The world of track and field is mourning one of its own whose cause of jumping to his death from a balcony remains a mystery. Samuel Wanjiru, 24-year old Kenyan who stunned the world in Beijing three years ago by winning the gold medal in the Marathon, his first, died today after falling from a balcony in what is believed to be the result of a domestic dispute according to the AP.
Whatever cause might have led to the young man’s death, it is a very sad day for Wanjiru’s family, Kenya track the whole of Kenya and the IAAF of which Wanjiru was another new star.
It has been heartening that young men and women have been able to make very comfortable living from athletics in the last several years. While this is a very welcome development as opposed to the days when track runners would end their careers in, say, American football if they were Americans – remember the great80’s hurdler, Ronald Nehemiah’s – greater attention needs to be paid to these young people who come into much money early.
Those who are writing about the young man’s death as suicide are being uncharitable. Jumping from a 13 ft balcony does not seem to me to be anything suicidal for a 24-year old thoroughbred athlete in excellent health, and it was in the night. I had a girl friend who jumped from her (Nigerian) 1st floor balcony (American 2nd floor) because her sons did so during a fire incident. She was no athlete and was no spring chicken; worse, she was not that physically fit like most of us in our 50s. Was she contemplating suicide when she jumped and fractured her legs and had to be admitted to the UCH? Of course, not.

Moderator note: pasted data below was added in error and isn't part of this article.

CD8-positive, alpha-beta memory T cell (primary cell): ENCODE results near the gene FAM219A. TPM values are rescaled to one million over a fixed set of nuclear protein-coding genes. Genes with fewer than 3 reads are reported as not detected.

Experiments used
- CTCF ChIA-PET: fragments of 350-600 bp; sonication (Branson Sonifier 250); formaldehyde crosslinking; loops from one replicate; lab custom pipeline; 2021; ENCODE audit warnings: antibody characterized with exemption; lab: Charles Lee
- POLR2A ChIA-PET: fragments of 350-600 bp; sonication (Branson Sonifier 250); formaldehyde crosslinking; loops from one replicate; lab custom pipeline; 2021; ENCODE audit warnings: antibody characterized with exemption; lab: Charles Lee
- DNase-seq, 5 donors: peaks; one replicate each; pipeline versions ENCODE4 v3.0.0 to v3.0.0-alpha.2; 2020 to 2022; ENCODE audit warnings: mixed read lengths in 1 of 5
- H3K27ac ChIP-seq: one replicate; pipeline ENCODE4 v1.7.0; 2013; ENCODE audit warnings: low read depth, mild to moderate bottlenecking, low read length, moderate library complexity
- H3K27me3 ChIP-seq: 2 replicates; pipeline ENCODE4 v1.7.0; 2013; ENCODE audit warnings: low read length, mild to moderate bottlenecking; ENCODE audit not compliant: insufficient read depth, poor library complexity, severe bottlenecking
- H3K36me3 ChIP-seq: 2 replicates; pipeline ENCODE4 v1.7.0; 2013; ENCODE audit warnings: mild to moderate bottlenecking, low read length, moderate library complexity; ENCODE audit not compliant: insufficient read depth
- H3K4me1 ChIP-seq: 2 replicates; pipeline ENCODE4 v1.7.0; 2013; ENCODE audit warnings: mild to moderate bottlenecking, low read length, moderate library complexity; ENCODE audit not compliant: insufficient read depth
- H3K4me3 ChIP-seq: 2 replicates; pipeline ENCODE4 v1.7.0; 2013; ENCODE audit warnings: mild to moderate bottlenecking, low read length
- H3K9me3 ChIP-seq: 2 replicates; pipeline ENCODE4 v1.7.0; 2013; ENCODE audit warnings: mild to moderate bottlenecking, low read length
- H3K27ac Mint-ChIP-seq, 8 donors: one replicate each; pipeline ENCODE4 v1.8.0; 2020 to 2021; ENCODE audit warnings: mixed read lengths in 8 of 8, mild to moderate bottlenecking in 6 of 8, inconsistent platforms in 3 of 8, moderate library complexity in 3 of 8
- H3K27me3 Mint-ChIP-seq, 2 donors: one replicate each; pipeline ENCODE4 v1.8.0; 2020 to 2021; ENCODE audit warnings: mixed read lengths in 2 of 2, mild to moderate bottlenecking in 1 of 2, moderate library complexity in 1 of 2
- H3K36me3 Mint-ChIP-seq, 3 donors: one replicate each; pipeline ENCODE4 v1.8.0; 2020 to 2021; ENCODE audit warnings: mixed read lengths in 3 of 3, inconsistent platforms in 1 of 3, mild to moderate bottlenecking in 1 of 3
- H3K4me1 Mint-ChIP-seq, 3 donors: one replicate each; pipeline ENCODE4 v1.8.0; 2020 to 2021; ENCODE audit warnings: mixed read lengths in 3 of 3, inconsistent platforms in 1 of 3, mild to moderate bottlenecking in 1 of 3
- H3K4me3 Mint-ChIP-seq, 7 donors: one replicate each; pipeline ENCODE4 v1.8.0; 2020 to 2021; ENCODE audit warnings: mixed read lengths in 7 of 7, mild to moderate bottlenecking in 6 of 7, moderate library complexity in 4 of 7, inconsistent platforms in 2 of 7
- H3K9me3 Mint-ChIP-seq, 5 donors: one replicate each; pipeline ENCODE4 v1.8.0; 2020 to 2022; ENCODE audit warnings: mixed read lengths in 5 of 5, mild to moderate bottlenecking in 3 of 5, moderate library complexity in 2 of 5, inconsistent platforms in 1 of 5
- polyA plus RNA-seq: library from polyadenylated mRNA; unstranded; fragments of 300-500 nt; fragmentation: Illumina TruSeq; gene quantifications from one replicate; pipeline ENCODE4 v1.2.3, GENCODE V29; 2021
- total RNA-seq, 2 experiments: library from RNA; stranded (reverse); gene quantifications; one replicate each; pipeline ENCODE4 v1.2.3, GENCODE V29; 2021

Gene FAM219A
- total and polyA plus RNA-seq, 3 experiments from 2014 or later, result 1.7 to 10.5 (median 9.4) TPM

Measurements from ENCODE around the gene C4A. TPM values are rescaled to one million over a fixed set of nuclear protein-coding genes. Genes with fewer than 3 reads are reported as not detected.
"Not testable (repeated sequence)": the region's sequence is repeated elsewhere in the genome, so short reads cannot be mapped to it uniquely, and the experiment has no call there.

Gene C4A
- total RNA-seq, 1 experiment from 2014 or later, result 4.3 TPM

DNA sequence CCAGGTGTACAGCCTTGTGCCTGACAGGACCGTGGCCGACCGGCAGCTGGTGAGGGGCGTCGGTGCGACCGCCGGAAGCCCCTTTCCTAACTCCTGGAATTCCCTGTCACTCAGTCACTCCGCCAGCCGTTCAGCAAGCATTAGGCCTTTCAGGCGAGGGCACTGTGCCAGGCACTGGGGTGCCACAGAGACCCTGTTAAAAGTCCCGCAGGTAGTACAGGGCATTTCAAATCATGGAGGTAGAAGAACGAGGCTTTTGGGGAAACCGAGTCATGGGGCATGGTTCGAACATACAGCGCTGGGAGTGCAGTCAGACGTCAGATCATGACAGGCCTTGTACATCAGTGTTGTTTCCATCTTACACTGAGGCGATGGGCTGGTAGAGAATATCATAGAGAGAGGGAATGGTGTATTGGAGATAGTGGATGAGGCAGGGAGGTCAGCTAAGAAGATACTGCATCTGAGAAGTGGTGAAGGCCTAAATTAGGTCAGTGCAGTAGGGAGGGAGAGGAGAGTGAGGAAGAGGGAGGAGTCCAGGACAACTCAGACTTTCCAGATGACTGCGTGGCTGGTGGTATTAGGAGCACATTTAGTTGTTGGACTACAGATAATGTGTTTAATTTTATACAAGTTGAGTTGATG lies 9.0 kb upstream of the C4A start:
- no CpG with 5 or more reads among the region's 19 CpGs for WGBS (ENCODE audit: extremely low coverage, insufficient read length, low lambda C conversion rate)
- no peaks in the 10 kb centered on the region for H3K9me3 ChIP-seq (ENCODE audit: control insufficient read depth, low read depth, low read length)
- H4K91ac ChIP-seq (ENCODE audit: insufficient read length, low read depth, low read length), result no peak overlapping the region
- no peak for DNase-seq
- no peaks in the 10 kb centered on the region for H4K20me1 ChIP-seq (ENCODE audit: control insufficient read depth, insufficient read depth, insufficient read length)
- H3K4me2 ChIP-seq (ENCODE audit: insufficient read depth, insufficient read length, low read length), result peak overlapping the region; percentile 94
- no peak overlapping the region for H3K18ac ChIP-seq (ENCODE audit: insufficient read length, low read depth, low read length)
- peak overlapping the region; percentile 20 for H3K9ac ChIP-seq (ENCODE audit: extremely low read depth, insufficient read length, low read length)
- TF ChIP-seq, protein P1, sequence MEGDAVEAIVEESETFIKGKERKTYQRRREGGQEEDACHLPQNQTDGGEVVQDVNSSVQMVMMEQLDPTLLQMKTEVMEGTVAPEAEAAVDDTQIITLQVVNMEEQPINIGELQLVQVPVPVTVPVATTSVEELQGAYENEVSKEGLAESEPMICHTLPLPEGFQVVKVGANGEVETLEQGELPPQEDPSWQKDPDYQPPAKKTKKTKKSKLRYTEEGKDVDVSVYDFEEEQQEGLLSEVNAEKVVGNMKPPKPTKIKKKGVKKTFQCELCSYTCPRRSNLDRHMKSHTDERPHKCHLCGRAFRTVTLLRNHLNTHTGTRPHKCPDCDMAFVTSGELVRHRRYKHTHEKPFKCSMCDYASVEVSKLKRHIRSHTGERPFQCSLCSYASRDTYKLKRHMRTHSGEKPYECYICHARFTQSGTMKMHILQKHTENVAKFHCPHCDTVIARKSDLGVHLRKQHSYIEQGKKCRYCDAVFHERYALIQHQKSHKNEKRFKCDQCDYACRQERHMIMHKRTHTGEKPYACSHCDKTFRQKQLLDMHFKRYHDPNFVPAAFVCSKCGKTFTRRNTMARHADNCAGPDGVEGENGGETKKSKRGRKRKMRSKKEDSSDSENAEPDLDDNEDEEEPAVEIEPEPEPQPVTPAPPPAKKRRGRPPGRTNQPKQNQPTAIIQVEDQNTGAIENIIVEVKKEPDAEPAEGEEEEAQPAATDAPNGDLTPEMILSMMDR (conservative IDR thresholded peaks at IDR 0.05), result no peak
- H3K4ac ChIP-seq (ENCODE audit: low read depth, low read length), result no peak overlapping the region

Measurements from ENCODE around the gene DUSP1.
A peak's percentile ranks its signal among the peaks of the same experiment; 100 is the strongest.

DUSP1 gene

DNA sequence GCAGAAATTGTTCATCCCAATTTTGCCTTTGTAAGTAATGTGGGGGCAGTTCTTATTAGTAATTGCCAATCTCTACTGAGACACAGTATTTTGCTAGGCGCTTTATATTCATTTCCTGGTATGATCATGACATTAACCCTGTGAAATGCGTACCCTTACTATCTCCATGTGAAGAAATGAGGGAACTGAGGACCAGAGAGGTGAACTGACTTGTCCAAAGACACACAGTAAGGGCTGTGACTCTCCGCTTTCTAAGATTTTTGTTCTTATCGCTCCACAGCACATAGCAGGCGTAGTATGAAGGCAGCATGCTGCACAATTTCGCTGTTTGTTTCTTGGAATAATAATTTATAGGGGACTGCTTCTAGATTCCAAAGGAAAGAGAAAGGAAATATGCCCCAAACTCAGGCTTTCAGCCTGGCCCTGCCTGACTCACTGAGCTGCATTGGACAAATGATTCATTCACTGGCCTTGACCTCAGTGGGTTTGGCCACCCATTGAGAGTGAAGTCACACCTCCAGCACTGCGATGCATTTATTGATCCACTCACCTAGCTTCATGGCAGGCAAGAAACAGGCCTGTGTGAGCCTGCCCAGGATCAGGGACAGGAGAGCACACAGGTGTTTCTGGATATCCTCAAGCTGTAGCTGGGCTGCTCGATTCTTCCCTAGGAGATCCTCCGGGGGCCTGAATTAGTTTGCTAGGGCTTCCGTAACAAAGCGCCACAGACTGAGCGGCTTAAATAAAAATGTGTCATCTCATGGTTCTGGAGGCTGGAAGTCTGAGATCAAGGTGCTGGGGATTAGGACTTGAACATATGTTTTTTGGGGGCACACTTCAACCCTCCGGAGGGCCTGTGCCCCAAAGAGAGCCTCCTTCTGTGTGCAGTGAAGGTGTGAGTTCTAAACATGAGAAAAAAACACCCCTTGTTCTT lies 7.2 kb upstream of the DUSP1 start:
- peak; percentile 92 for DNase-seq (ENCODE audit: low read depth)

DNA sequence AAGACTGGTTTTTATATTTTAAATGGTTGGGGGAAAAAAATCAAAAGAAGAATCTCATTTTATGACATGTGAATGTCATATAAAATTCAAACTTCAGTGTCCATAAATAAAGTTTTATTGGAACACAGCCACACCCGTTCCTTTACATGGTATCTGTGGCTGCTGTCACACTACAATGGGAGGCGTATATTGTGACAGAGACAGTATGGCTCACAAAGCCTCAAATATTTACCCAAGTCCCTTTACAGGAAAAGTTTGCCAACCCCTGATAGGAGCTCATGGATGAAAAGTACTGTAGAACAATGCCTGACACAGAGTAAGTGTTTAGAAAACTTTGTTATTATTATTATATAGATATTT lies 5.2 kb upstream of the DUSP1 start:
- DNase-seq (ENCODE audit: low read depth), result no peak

Wanjiru had gotten used to the life of entitlements that great athletes and sports people enjoy and thought he was also entitled to take a woman home as reported, but the wife’s arrival at 11.30 p.m. must have caught him unprepared. I tend to believe the version that had him jump to run after his wife who had stormed out of the house to plead with her to return home. At 24, he was a bit young to be married but then, again, marriage for such a young man could have brought some stability to what generally is a peripatetic life that already gave him four Marathon wins.
We will never know the truth but it’s a real tragedy that calls for counseling to be put in place urgently for all the young people who start picking checks in the hundreds of thousands of dollars at very young ages. They need attention by professionals and this must start in that veritable long-distance running factory, Kenya, which keeps churning out these phenoms to the track world yearly.
May Wanjiru’s soul rest in peace, and may that young widow not find the fury of in-laws who might want to blame her for his death as such things go in Africa.